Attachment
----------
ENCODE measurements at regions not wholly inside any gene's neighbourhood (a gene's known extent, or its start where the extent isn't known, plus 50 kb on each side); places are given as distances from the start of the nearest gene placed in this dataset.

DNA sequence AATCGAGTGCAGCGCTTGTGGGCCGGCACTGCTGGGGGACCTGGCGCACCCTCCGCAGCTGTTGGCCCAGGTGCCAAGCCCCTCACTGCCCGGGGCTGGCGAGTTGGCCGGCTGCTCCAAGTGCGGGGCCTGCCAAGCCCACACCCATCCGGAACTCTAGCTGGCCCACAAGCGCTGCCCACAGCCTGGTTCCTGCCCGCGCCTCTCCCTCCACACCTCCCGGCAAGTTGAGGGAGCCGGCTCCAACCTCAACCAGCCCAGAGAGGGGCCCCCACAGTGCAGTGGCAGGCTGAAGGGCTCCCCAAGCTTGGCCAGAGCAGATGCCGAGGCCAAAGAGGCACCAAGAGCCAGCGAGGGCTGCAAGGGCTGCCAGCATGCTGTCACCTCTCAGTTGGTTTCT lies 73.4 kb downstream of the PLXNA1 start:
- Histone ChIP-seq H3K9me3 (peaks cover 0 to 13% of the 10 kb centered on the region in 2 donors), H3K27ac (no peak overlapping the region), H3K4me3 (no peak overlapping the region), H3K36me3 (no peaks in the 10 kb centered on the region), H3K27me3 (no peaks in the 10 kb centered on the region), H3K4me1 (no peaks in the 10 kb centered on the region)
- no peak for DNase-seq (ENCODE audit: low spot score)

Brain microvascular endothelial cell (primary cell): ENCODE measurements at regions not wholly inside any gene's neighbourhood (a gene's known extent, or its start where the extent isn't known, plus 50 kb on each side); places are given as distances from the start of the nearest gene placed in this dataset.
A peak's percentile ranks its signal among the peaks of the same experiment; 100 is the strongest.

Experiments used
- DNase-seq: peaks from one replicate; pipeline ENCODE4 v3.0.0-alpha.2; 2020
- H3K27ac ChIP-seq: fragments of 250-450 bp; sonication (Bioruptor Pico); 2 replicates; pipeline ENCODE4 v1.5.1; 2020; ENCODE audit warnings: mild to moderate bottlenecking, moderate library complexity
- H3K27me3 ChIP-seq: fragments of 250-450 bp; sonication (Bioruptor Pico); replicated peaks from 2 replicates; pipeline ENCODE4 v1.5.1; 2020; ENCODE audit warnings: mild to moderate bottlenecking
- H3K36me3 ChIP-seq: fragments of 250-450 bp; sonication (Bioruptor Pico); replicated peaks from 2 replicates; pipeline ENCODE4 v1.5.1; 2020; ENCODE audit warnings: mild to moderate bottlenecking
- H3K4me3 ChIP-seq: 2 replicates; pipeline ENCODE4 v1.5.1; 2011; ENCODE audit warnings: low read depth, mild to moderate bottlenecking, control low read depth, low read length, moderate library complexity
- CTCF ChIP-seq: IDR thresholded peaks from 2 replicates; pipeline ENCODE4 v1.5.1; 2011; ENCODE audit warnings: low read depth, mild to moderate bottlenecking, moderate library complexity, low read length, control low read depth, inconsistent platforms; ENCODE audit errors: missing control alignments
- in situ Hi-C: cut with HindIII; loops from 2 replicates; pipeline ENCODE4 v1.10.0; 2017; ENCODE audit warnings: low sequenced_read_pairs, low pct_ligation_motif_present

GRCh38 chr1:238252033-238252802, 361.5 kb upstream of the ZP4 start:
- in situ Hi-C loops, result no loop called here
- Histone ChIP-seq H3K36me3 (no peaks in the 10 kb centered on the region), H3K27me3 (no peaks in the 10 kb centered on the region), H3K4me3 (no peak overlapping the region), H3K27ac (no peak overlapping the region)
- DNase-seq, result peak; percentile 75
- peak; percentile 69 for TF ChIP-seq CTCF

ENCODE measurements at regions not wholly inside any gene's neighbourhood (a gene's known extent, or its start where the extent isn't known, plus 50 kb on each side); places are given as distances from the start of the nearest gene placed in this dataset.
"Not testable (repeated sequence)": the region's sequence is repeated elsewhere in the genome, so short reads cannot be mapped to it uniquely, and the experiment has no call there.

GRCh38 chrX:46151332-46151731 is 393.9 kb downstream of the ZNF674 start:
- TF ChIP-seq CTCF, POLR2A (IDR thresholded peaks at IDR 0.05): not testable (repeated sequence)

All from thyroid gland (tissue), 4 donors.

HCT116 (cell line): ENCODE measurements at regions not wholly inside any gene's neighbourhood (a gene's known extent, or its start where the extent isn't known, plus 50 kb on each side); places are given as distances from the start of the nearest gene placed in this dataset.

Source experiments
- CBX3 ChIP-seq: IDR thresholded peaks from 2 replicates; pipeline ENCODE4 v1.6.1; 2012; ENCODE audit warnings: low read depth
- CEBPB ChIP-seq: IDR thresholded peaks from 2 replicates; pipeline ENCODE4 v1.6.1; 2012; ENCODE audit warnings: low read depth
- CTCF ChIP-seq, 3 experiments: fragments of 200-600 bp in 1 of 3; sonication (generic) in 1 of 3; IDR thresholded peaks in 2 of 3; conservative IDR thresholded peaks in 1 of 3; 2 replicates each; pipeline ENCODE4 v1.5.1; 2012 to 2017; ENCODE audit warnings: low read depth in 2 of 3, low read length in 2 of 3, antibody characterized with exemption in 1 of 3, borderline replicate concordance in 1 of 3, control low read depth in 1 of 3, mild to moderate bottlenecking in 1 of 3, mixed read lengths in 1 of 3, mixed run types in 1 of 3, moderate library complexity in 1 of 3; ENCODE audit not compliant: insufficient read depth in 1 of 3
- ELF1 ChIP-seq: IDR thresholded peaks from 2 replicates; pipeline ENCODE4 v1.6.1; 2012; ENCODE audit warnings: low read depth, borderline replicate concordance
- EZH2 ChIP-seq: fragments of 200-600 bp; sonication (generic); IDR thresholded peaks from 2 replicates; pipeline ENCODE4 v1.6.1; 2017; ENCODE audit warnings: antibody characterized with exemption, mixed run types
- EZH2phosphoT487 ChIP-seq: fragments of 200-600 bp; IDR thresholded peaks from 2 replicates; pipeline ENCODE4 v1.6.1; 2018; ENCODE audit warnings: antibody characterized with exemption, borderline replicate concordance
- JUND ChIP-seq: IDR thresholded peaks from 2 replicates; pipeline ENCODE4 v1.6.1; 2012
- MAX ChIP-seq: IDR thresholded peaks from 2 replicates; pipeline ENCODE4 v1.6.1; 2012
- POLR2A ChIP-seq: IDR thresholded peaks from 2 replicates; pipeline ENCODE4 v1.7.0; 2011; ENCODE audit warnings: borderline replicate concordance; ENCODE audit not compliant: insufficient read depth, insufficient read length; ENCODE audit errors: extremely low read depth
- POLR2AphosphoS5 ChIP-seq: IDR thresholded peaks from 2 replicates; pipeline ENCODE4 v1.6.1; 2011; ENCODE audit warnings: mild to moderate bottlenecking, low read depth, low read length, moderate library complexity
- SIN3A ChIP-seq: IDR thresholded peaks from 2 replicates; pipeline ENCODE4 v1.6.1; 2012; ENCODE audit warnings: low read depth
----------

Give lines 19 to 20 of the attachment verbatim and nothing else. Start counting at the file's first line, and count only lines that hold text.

- peak; percentile 69 for TF ChIP-seq CTCF

ENCODE measurements at regions not wholly inside any gene's neighbourhood (a gene's known extent, or its start where the extent isn't known, plus 50 kb on each side); places are given as distances from the start of the nearest gene placed in this dataset.